My friend, Alicia Donathan, has graciously recorded and allowed us to share her experience with losing children. It is important that we read and become familiar with Alicia’s story because Bobby’s Law, or the West Virginia Grieving Parents Act, is modeled similarly after the law in Missouri, where Alicia now resides and where her two children have been laid to rest.
The WV Grieving Parents Act would create an optional program that would allow the state to issue a “Certificat of Birth Resulting in Stillbirth” for children who are miscarried, stillborn, or suffer spontaneous fetal death. In short, it permits the state to give a piece of paper to grieving parents, giving them the legal means they need to lay their child to rest. If passed, the WV Greiving Parents Act would be second only to Missouri out of 28 states that have such a measure. Missouri, and hopefully WV, are significant in that they make not provision for the gestational age or weight of the a child that has suffered a spontaneous fetal death, has been miscarried, or was still born. Alicia’s story highlights why that is important.
Also, while Alicia makes a great point about how this measure reaffirms current West Virginia law that extends personhood to a fetus (See, the Unborn Victim of Violence Act), it takes no position on when life begins. While science has already settled that question, the WV Grieving Parents act leaves that decision, ultimately, to the convictions of the parents.
For more on Bobby’s Law (the Grieving Parents Act) – including drafts of the legislation, a white paper, and an executive summary – please visit www.FamilyPolicyWV.com/Bobby.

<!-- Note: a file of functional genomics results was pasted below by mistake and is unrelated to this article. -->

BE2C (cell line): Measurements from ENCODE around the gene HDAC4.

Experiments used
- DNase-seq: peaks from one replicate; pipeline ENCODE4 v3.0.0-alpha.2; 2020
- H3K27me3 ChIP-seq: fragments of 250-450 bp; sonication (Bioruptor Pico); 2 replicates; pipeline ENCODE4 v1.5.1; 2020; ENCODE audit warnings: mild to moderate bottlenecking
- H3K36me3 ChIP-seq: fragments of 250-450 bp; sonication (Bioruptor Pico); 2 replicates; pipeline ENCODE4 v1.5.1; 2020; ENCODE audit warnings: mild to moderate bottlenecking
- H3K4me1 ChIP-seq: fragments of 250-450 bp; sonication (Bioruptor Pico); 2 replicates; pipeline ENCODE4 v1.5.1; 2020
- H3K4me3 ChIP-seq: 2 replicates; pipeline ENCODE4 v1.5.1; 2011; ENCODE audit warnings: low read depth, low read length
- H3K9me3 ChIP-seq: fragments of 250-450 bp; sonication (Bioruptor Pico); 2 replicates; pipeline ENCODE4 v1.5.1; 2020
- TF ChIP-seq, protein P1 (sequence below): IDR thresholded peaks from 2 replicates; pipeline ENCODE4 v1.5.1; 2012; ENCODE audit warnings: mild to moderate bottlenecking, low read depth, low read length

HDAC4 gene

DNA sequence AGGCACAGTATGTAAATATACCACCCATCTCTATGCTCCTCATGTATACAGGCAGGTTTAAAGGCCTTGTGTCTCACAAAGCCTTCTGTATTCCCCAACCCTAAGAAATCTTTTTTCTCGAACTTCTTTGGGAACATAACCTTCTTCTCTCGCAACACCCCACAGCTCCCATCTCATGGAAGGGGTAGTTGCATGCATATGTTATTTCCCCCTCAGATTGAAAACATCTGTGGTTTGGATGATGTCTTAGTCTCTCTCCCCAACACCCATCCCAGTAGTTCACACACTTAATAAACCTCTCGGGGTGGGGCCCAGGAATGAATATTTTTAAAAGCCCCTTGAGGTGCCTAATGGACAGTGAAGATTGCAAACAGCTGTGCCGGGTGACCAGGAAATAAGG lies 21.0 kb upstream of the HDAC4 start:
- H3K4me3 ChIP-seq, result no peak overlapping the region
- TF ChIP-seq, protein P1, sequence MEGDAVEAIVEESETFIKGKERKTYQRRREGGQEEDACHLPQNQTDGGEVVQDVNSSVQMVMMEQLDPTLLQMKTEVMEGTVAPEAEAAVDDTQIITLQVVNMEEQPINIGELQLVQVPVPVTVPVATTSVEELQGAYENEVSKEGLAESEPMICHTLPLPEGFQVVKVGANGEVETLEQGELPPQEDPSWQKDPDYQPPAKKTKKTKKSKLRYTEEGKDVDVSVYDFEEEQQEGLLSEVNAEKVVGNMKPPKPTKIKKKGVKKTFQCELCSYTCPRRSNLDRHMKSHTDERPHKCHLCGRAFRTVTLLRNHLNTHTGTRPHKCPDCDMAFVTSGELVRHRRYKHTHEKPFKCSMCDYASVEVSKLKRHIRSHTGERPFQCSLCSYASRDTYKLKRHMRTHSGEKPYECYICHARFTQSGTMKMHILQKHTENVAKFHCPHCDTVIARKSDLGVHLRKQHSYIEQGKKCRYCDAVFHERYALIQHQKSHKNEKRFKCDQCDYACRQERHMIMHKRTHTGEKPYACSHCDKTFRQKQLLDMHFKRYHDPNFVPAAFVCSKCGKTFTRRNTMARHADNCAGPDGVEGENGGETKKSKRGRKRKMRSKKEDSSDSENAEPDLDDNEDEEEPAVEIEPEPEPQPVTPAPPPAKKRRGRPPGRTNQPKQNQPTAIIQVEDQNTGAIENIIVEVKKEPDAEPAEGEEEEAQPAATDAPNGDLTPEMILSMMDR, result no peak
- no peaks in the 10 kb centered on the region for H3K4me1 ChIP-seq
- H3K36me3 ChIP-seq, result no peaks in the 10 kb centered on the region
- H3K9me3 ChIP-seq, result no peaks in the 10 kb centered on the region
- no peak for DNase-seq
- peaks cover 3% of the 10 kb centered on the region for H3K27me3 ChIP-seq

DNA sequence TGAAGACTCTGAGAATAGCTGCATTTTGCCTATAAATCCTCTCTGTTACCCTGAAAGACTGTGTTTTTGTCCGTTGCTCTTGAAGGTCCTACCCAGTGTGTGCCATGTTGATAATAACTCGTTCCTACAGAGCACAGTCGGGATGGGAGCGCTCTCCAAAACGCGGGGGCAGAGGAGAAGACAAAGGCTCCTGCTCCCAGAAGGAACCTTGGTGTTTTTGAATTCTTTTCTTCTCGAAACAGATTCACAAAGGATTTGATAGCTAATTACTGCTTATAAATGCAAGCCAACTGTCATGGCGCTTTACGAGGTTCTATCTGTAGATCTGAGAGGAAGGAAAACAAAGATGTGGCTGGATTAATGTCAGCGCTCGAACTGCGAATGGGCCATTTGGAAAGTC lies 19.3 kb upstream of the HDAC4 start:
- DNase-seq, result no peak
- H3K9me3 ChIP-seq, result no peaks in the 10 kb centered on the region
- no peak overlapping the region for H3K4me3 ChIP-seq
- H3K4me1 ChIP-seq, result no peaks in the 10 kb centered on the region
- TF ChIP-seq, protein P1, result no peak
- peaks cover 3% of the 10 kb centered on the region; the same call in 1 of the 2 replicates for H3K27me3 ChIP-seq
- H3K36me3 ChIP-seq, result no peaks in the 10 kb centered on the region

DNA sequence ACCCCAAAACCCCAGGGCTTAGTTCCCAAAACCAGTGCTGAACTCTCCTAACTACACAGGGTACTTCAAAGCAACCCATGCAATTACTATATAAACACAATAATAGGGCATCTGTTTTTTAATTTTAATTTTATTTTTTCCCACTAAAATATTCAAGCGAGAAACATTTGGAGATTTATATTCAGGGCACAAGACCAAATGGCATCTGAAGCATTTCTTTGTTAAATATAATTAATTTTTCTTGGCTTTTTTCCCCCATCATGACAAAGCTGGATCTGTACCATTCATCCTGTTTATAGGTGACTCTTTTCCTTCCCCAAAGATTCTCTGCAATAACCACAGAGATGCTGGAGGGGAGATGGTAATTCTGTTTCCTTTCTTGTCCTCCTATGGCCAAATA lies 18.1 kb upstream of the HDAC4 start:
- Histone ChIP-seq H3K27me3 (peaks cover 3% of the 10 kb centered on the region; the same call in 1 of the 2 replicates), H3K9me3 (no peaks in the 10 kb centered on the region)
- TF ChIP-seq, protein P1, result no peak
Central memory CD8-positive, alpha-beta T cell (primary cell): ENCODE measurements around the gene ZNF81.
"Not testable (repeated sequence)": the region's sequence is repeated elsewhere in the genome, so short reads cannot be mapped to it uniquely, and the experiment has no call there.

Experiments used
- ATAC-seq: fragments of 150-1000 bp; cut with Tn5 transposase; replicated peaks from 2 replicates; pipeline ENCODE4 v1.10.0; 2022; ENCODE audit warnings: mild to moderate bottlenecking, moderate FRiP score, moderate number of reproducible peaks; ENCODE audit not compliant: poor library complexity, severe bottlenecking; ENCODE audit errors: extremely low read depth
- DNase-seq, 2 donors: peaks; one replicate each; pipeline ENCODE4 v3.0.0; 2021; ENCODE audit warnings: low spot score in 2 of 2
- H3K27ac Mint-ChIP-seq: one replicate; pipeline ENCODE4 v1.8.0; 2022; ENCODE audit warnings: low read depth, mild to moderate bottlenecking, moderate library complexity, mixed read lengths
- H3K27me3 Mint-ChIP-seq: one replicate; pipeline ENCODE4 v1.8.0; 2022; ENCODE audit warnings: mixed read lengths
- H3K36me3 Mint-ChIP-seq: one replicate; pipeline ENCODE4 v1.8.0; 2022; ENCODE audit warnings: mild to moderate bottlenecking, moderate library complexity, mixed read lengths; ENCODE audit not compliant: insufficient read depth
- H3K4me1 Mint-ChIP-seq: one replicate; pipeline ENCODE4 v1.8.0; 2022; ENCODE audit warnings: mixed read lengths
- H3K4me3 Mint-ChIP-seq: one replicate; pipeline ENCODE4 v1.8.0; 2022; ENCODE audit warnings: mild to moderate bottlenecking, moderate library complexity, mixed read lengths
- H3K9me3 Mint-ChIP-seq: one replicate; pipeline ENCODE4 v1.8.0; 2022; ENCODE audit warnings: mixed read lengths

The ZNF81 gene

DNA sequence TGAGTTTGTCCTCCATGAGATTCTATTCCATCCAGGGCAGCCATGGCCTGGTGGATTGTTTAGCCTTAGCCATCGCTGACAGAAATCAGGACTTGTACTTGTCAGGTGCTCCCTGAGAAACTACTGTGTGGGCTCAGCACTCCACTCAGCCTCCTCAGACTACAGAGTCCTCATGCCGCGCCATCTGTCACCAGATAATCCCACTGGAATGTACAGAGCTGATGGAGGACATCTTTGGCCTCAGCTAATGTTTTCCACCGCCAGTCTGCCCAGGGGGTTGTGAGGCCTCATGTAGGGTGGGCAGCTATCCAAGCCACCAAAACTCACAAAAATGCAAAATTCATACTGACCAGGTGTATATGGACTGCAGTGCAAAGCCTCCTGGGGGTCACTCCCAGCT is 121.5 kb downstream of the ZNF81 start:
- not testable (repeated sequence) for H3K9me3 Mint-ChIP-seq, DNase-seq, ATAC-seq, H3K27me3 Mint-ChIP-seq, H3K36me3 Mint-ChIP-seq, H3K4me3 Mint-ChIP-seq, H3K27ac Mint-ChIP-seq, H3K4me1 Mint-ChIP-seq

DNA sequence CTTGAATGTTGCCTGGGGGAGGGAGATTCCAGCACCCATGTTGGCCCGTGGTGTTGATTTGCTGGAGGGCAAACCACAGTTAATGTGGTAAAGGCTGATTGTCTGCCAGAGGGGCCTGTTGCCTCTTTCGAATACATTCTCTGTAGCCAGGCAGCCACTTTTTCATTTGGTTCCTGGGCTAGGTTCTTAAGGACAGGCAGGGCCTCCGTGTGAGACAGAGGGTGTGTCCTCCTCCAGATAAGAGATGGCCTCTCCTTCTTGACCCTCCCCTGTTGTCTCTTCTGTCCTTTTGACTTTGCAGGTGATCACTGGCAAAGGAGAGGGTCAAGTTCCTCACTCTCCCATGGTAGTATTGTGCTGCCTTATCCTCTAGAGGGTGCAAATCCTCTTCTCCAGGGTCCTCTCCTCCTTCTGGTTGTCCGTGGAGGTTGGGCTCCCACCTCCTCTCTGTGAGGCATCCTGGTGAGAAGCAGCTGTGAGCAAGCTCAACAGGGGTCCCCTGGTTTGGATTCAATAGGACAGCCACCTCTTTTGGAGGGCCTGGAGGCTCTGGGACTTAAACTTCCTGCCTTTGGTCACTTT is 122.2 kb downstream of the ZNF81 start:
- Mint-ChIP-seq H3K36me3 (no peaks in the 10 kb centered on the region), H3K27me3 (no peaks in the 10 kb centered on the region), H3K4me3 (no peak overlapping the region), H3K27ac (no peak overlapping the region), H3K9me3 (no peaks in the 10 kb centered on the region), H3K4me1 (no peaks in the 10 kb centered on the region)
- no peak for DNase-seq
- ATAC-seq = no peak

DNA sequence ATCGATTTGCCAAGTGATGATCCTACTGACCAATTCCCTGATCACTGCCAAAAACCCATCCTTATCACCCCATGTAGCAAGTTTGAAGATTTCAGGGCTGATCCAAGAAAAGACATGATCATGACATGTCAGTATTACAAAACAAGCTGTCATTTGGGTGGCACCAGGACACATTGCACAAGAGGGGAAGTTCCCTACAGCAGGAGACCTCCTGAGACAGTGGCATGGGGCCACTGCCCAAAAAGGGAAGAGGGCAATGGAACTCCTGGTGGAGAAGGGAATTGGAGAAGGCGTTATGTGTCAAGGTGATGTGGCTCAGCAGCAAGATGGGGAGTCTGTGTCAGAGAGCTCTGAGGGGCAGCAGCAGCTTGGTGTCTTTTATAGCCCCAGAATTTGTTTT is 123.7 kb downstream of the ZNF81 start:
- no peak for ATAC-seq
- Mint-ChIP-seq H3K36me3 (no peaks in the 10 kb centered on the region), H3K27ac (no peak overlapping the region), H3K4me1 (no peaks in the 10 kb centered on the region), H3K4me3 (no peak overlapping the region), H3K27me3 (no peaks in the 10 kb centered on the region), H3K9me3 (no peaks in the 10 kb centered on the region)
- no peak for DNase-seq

I Am Thankful My State Let Me Grieve, WV Should Too
By Alicia Donathan
No parent should have to bury their child. This is something the Meador family knows too well. They know the pain of saying goodbye to a child to whom they only recently said hello. They share this pain with other West Virginia families, including my own.
I am a displaced West Virginian living now in Missouri. In July 2009, while living in St. Louis, I was diagnosed with severe preeclampsia and HELLP syndrome in the midst of my first pregnancy. This serious condition resulted in my hospitalization and the subsequent emergency delivery of our daughter at just 25 weeks’ gestation. Our little one died 36 hours later in the NICU. We buried her on a Tuesday.
Then, five months later, I was pregnant again. Our joy and apprehension was soon overshadowed by doubt as early symptoms pointed to an ectopic pregnancy (implantation in the fallopian tube). When my doctor confirmed this, and I soon underwent surgery to remove the misplaced baby along with the tube. Following this loss, the hospital in St. Louis turned over our tiny baby’s remains to the cemetery, and we buried our second child alongside our first.
We never received any questions from the cemetery director. The hospital had no trouble releasing the remains to the cemetery. No birth or death certificate exists for our second child, but these were never required of us in order to bury him or her.
As a fellow grieving parent, I am distressed to learn of the trouble the Meadors had in giving their little Bobby a proper burial. I do not know what I would have done if the hospital or cemetery personnel had given us any resistance to burying our second child. I admire the Meadors’ strength and persistence in refusing to give up until their little one had been laid properly and respectfully to rest.
While no parent should have to bury their child, every parent should be able to bury their child. The Meadors’ struggle to do so raises questions: Why did the funeral director refuse to bury the child in the absence of a death certificate? Was this because of legal repercussions or simply because it was not customary? Why should the birth weight of a baby matter for the purposes of issuing a birth and/or death certificate? Why did Bobby Meador’s doctor not make an exception in this case?
About Jeremy Dys
Jeremy Dys is the FPCWV's President and General Counsel. In addition to his duties of providing strategic vision and leadership to the FPCWV, Dys is the chief lobbyist and spokesman. Dys is regularly featured in local, state, and national print, radio, and television outlets. He lives close to Charleston with his wife and growing family.